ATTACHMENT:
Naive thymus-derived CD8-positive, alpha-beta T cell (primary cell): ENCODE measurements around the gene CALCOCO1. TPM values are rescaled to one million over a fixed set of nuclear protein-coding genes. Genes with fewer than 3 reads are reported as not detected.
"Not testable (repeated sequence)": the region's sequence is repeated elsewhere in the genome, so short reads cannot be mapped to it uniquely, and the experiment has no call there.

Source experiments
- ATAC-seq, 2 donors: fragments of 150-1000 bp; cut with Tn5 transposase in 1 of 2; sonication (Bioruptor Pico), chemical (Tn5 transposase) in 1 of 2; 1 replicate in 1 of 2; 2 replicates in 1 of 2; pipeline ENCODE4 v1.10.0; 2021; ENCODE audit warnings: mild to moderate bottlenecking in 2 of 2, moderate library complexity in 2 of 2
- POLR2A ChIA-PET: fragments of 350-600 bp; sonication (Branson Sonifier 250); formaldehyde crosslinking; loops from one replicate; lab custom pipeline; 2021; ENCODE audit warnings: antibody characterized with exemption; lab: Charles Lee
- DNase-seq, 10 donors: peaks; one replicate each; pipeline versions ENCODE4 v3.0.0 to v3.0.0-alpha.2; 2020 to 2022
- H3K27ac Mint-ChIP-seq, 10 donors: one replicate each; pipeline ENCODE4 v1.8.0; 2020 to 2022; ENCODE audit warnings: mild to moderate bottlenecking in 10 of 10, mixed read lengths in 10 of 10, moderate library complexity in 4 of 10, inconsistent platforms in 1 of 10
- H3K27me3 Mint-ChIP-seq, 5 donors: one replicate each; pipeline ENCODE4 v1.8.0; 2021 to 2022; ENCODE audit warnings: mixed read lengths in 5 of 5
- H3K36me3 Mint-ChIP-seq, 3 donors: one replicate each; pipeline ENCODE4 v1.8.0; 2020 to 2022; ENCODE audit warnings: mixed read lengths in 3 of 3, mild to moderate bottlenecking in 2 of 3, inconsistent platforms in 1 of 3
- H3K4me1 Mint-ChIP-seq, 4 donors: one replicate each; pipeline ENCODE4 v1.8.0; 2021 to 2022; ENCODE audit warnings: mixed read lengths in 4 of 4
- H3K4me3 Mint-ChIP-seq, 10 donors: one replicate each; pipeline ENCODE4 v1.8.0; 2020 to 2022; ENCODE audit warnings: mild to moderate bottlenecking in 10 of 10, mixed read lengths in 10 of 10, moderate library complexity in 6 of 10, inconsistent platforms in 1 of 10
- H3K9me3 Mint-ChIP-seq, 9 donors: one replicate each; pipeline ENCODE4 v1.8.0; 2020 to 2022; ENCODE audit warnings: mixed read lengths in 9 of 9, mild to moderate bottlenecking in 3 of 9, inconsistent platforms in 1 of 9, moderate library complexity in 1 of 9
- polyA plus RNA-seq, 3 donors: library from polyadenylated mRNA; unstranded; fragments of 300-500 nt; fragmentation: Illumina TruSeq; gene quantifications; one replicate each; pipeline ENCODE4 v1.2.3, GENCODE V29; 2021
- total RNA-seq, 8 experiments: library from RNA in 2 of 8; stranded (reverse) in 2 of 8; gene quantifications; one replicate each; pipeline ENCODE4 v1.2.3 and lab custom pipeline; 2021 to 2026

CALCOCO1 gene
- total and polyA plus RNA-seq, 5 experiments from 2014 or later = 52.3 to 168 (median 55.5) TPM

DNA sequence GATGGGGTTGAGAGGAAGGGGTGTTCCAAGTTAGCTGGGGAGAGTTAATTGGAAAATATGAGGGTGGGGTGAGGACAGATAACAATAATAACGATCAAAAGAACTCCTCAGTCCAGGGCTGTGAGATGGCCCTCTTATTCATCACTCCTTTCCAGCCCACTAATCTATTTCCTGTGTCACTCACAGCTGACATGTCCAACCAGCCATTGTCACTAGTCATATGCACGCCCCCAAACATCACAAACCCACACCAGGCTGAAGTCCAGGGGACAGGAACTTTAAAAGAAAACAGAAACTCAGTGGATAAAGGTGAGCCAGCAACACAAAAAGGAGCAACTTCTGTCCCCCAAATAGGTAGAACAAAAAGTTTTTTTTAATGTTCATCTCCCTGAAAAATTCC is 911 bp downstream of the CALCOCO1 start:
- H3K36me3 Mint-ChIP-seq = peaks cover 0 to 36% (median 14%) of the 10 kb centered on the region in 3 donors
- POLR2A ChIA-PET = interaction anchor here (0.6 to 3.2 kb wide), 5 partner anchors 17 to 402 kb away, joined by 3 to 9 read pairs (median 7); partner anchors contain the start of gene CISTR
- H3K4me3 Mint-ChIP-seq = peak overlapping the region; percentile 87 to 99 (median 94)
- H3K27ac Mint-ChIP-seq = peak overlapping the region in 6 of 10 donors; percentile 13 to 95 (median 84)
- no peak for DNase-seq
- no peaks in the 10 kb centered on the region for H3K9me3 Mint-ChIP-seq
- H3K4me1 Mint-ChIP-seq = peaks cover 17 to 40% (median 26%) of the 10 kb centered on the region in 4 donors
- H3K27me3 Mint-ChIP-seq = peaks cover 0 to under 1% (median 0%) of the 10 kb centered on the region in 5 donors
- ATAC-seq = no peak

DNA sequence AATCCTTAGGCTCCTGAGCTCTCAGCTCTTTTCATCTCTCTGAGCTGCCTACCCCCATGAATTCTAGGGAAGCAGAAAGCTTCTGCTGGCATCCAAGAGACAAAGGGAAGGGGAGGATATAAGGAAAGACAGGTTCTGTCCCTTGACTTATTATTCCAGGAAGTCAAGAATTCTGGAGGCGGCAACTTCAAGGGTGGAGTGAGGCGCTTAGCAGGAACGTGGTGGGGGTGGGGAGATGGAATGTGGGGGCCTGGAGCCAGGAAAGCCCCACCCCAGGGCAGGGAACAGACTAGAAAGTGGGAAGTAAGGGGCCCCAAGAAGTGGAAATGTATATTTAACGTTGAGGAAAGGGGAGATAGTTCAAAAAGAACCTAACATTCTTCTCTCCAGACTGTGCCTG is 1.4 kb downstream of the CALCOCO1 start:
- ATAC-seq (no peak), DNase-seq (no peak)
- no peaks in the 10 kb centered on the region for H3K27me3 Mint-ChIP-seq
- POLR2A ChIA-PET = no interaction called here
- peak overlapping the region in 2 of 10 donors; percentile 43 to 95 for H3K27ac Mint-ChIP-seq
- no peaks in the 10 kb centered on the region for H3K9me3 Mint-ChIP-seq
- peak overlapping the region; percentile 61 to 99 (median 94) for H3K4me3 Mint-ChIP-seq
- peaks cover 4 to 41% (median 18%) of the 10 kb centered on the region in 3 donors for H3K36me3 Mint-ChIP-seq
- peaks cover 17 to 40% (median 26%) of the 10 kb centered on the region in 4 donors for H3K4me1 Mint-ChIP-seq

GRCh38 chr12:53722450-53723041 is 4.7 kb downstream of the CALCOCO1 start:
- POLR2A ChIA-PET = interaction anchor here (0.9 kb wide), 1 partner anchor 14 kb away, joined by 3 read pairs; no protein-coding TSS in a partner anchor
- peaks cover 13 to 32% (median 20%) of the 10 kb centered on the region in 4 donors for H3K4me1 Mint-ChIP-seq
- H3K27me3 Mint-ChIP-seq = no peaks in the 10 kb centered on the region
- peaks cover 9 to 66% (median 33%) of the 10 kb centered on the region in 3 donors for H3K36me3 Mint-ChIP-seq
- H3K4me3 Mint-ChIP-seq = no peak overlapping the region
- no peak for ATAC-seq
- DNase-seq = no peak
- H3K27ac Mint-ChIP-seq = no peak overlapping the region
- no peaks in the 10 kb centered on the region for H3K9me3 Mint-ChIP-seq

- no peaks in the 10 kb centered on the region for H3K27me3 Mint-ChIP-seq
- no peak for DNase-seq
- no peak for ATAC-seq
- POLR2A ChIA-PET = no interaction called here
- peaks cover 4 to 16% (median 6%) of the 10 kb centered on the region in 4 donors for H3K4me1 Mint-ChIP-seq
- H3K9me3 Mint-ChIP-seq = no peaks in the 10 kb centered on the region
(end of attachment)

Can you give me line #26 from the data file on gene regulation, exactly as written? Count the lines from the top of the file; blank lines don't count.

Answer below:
- ATAC-seq = no peak